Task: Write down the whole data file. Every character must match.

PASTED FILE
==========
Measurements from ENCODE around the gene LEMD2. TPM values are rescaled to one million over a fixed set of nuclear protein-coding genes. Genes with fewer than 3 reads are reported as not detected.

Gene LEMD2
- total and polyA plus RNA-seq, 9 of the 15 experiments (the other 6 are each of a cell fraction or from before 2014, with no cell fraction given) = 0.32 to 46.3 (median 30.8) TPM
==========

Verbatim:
Measurements from ENCODE around the gene LEMD2. TPM values are rescaled to one million over a fixed set of nuclear protein-coding genes. Genes with fewer than 3 reads are reported as not detected.

Gene LEMD2
- total and polyA plus RNA-seq, 9 of the 15 experiments (the other 6 are each of a cell fraction or from before 2014, with no cell fraction given) = 0.32 to 46.3 (median 30.8) TPM